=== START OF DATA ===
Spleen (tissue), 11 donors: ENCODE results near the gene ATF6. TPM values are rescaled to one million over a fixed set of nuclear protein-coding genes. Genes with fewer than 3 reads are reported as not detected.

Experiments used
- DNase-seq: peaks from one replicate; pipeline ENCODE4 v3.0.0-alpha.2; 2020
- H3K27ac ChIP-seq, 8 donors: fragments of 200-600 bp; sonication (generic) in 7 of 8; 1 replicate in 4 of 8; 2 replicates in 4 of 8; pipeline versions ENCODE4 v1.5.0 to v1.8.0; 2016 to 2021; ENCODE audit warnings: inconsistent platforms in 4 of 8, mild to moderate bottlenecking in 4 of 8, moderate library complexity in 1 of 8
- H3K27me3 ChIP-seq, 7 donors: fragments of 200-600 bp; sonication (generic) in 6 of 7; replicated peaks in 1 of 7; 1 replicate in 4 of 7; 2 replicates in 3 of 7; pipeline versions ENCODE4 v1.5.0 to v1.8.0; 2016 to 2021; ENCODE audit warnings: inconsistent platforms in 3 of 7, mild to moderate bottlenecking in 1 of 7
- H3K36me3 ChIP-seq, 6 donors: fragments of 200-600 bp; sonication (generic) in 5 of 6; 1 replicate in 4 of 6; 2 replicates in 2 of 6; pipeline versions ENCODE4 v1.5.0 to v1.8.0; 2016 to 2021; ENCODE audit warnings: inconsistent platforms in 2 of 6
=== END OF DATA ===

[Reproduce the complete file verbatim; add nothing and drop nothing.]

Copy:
Spleen (tissue), 11 donors: ENCODE results near the gene ATF6. TPM values are rescaled to one million over a fixed set of nuclear protein-coding genes. Genes with fewer than 3 reads are reported as not detected.

Experiments used
- DNase-seq: peaks from one replicate; pipeline ENCODE4 v3.0.0-alpha.2; 2020
- H3K27ac ChIP-seq, 8 donors: fragments of 200-600 bp; sonication (generic) in 7 of 8; 1 replicate in 4 of 8; 2 replicates in 4 of 8; pipeline versions ENCODE4 v1.5.0 to v1.8.0; 2016 to 2021; ENCODE audit warnings: inconsistent platforms in 4 of 8, mild to moderate bottlenecking in 4 of 8, moderate library complexity in 1 of 8
- H3K27me3 ChIP-seq, 7 donors: fragments of 200-600 bp; sonication (generic) in 6 of 7; replicated peaks in 1 of 7; 1 replicate in 4 of 7; 2 replicates in 3 of 7; pipeline versions ENCODE4 v1.5.0 to v1.8.0; 2016 to 2021; ENCODE audit warnings: inconsistent platforms in 3 of 7, mild to moderate bottlenecking in 1 of 7
- H3K36me3 ChIP-seq, 6 donors: fragments of 200-600 bp; sonication (generic) in 5 of 6; 1 replicate in 4 of 6; 2 replicates in 2 of 6; pipeline versions ENCODE4 v1.5.0 to v1.8.0; 2016 to 2021; ENCODE audit warnings: inconsistent platforms in 2 of 6